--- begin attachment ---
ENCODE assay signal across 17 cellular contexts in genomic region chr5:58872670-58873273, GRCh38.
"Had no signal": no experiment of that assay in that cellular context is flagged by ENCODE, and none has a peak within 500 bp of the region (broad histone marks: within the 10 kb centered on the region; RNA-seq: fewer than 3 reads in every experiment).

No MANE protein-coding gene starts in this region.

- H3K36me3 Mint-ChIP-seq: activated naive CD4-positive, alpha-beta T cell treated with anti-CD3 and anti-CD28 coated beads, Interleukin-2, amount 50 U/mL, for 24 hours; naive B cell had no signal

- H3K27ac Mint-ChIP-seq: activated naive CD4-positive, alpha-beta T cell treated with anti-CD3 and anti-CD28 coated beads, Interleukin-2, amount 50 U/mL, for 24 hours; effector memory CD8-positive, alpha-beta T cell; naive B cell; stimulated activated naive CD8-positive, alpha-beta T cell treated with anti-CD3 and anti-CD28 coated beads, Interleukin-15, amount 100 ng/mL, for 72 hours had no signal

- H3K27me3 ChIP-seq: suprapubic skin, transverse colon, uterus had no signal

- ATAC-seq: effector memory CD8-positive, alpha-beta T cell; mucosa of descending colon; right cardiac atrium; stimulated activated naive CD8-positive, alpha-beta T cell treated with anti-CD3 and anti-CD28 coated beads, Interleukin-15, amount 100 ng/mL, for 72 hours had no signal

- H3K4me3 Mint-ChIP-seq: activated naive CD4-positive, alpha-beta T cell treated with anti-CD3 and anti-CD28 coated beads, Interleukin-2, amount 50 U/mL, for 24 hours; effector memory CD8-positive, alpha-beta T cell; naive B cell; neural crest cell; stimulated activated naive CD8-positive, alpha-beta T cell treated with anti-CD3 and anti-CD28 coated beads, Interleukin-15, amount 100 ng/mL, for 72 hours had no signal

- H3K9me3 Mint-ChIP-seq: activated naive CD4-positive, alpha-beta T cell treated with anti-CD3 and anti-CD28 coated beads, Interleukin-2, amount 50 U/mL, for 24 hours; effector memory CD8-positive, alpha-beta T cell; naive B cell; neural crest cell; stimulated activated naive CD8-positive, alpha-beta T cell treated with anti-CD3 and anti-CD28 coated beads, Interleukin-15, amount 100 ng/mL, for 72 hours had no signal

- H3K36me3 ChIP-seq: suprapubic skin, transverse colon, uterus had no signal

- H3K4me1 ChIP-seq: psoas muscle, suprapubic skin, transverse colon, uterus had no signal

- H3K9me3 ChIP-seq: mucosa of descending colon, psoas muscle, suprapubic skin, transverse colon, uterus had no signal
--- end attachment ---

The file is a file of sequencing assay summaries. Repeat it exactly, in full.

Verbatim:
ENCODE assay signal across 17 cellular contexts in genomic region chr5:58872670-58873273, GRCh38.
"Had no signal": no experiment of that assay in that cellular context is flagged by ENCODE, and none has a peak within 500 bp of the region (broad histone marks: within the 10 kb centered on the region; RNA-seq: fewer than 3 reads in every experiment).

No MANE protein-coding gene starts in this region.

- H3K36me3 Mint-ChIP-seq: activated naive CD4-positive, alpha-beta T cell treated with anti-CD3 and anti-CD28 coated beads, Interleukin-2, amount 50 U/mL, for 24 hours; naive B cell had no signal

- H3K27ac Mint-ChIP-seq: activated naive CD4-positive, alpha-beta T cell treated with anti-CD3 and anti-CD28 coated beads, Interleukin-2, amount 50 U/mL, for 24 hours; effector memory CD8-positive, alpha-beta T cell; naive B cell; stimulated activated naive CD8-positive, alpha-beta T cell treated with anti-CD3 and anti-CD28 coated beads, Interleukin-15, amount 100 ng/mL, for 72 hours had no signal

- H3K27me3 ChIP-seq: suprapubic skin, transverse colon, uterus had no signal

- ATAC-seq: effector memory CD8-positive, alpha-beta T cell; mucosa of descending colon; right cardiac atrium; stimulated activated naive CD8-positive, alpha-beta T cell treated with anti-CD3 and anti-CD28 coated beads, Interleukin-15, amount 100 ng/mL, for 72 hours had no signal

- H3K4me3 Mint-ChIP-seq: activated naive CD4-positive, alpha-beta T cell treated with anti-CD3 and anti-CD28 coated beads, Interleukin-2, amount 50 U/mL, for 24 hours; effector memory CD8-positive, alpha-beta T cell; naive B cell; neural crest cell; stimulated activated naive CD8-positive, alpha-beta T cell treated with anti-CD3 and anti-CD28 coated beads, Interleukin-15, amount 100 ng/mL, for 72 hours had no signal

- H3K9me3 Mint-ChIP-seq: activated naive CD4-positive, alpha-beta T cell treated with anti-CD3 and anti-CD28 coated beads, Interleukin-2, amount 50 U/mL, for 24 hours; effector memory CD8-positive, alpha-beta T cell; naive B cell; neural crest cell; stimulated activated naive CD8-positive, alpha-beta T cell treated with anti-CD3 and anti-CD28 coated beads, Interleukin-15, amount 100 ng/mL, for 72 hours had no signal

- H3K36me3 ChIP-seq: suprapubic skin, transverse colon, uterus had no signal

- H3K4me1 ChIP-seq: psoas muscle, suprapubic skin, transverse colon, uterus had no signal

- H3K9me3 ChIP-seq: mucosa of descending colon, psoas muscle, suprapubic skin, transverse colon, uterus had no signal